Baldur’s Gate 3 has just launched into early access. Available on Steam and Google Stadia, Larian Studios has stuck to what it’s good at: Creating fantastic CRPGs. However, unlike the Divinity franchise, this one comes with a twist. Baldur’s Gate is based off of Dungeons & Dragons, and this new release lifted the 5th Edition’s rules and put them into a video game. So, the game is out in first player… But, is it worth a buy this early into development?
Baldur’s Gate 3 First Impressions
The short answer: if you loved Divinity or Divinity 2, and love 5E, get Baldur’s Gate 3. Make your voice heard by Larian, and enjoy this fantastic game. However, there are a few things to keep in mind to help guide the decision.
Pros: Divinity 5E
If you were a fan of Divinity‘s combat system, Baldur’s Gate 3 will be really familiar to you. Its static movement and range calculations are all the same that we know, for better or for worse. You’ll waddle your way into fire puddles half of the time, but it’s still intuitive and extremely rewarding to do.
That being said, the battle system’s major change is its action mechanics. Divinity‘s AP System, where movement and attacks would be on the same energy, could lead to melee characters having to move far and then only get one attack. Now, melee characters and ranged characters get the same movement, the same action, and the same bonus action. This ends up really leveling the playing field.
A side-bonus of being based off of 5E is the promise of classes and spells. Since Larian doesn’t need to worry about any distinct things, there’s going to be a wide variety of magic and player options to come. If you’re a fan of the options in 5E, good news: There will be most of them in the main game. Right now, there’s not a ton of options, but there are enough to give you a few different characters or even playthroughs.
A Great Story So Far
Not only is there fantastic combat, but the story is great, too. I found that there were a few inspirations from Divinity 2, to say the least, but that’s not necessarily a bad thing. The characters you meet are charismatic, the quests you get have deep lore, and there are a ton of ways to interact with the world around you.
Cons: An Early Access Experience
There’s bugs. There’s a lot of bugs.
This is standard for an early access game, and for one as complex as Baldur’s Gate 3 it was basically guaranteed for it to be swarming. That being said, this game somehow seems buggier than most. Part of the newly released experience, or maybe just recency bias, but there are a ton of little tics to the game that are annoying.
In addition, there’s a ton of content left out. When you get the early access, you get the campaign up to level 4 (also known as Act 1). Even among the content that we currently have, certain quest rewards, dialogue options, and opportunities are empty and devoid of purpose. You might work your butt off to destroy a Hag, and then get a quest reward that doesn’t do anything.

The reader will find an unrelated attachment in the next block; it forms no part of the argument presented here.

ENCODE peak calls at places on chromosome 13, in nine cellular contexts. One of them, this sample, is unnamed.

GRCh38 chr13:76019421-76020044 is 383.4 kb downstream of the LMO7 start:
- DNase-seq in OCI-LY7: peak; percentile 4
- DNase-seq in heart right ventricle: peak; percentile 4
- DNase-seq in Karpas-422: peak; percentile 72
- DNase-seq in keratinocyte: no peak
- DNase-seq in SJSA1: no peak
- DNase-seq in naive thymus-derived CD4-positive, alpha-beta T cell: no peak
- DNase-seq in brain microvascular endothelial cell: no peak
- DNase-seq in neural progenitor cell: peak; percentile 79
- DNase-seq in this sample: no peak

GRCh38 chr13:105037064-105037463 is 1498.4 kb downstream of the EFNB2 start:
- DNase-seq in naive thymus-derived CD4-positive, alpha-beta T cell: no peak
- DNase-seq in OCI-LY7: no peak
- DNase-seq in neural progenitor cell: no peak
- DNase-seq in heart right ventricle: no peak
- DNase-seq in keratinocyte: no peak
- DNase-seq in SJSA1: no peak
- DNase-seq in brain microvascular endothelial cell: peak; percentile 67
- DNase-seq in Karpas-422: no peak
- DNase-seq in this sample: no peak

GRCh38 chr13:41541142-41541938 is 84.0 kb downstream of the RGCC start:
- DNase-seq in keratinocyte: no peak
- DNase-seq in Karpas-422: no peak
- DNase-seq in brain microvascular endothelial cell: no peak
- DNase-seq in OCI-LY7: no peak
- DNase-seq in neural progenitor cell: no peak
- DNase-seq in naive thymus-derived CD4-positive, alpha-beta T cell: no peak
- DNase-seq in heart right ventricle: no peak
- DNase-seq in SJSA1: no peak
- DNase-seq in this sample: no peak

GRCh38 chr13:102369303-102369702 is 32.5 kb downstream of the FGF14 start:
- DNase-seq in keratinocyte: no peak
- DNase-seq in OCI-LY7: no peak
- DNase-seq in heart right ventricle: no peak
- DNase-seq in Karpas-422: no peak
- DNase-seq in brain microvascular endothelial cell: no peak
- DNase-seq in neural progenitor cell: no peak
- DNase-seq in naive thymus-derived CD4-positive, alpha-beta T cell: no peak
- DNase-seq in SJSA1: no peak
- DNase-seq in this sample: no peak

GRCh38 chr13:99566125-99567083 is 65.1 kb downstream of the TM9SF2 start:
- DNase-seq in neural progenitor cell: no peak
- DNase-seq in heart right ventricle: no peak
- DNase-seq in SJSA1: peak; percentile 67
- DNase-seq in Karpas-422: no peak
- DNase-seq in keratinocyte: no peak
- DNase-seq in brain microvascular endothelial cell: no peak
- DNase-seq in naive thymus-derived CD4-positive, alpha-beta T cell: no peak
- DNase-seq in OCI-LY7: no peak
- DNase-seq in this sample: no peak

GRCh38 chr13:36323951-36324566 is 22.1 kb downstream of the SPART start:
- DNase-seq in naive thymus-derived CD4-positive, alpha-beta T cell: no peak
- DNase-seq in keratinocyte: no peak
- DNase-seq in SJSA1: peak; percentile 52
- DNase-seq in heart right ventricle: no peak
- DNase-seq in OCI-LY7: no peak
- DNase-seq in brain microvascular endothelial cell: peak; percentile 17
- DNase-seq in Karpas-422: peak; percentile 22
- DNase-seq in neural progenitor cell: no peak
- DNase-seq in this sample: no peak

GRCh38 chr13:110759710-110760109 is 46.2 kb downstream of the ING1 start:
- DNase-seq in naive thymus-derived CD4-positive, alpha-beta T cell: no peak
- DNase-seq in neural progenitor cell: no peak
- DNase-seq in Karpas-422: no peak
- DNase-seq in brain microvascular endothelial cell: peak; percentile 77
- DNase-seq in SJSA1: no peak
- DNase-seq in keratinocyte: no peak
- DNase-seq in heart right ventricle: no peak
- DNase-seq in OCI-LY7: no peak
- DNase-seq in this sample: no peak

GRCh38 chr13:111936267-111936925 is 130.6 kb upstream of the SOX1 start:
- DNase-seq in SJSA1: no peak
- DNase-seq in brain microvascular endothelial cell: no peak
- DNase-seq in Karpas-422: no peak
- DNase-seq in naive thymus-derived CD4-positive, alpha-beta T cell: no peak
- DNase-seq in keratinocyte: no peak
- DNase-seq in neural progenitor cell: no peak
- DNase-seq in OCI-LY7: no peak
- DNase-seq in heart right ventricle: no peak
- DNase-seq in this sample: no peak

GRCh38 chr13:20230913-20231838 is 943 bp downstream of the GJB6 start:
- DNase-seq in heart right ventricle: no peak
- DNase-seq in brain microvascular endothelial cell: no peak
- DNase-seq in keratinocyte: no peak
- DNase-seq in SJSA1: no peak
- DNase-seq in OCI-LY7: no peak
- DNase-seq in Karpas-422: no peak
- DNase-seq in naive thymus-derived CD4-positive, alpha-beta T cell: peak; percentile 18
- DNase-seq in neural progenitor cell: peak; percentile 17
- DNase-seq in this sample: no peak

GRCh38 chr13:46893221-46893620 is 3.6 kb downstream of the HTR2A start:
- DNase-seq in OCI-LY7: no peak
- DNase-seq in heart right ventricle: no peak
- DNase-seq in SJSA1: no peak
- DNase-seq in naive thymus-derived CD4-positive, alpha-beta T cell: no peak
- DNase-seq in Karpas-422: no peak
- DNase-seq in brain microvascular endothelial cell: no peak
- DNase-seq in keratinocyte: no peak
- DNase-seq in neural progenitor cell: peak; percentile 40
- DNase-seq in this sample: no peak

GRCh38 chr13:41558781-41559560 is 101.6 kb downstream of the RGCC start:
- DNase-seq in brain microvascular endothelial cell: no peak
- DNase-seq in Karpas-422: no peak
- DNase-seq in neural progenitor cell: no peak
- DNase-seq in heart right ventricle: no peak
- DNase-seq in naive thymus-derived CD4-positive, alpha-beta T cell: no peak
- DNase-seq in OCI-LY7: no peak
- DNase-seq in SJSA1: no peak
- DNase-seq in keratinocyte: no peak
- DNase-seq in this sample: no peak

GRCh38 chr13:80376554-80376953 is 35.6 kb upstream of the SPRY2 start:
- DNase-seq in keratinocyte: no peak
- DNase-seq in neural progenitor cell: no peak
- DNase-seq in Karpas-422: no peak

Personally, I preferred the “build your class” aspect of Divinity 2. While I love 5E’s system, it can be rather rigid, especially for classes like Fighter and Ranger. They have the boring job of “attack an enemy until it dies,” while casters get a giant suite of options that they can mix and match on a whim. In Dungeons & Dragons, that’s okay, because the Fighter or Ranger can build their own personality or interact with the environment in a dynamic way. Here… You’re just an attack button. It’s a bit of a sad loss, but this could be remedied in future updates.
The Only Real Problem
Even with my gripes, this is a beautiful, well-made game for how far into development it is. The upsides vastly outdo the downsides… except for one thing.
The early access version costs the price of a full AAA game. It’s listed for $60 on Steam.
So, right now, you are getting the content of a 4-6 hour journey for more than the price of Divinity 2, a game that could take up to 60 hours to complete.
Realistically, this game is not going to get more expensive; it’s hard to sell a $75 or $90 dollar game without massive piles of add-ons. So you’re kinda purchasing the full game five or six months before it’s released. That’s… Okay.
If you think you’re going to purchase Baldur’s Gate 3 on release no matter what, go for this early access. This game looks amazing, already has a great story, includes a few different character options, and promises a full game in just a short while.
But, if you’re skeptical, wait for the full release. This is a massive price tag for a game that isn’t complete yet, and the developers still have time to make decisions that sour the pot. I fully understand anybody who is interested in this game that doesn’t want to pay so much money for a fifth of it.
Jason Toro-McCue has committed his schooling to the study of the connection between game design and narrative. When he's not working on this bond through writing articles or guides, he's playing Dungeons & Dragons, or just playing games themselves and looking at the story there.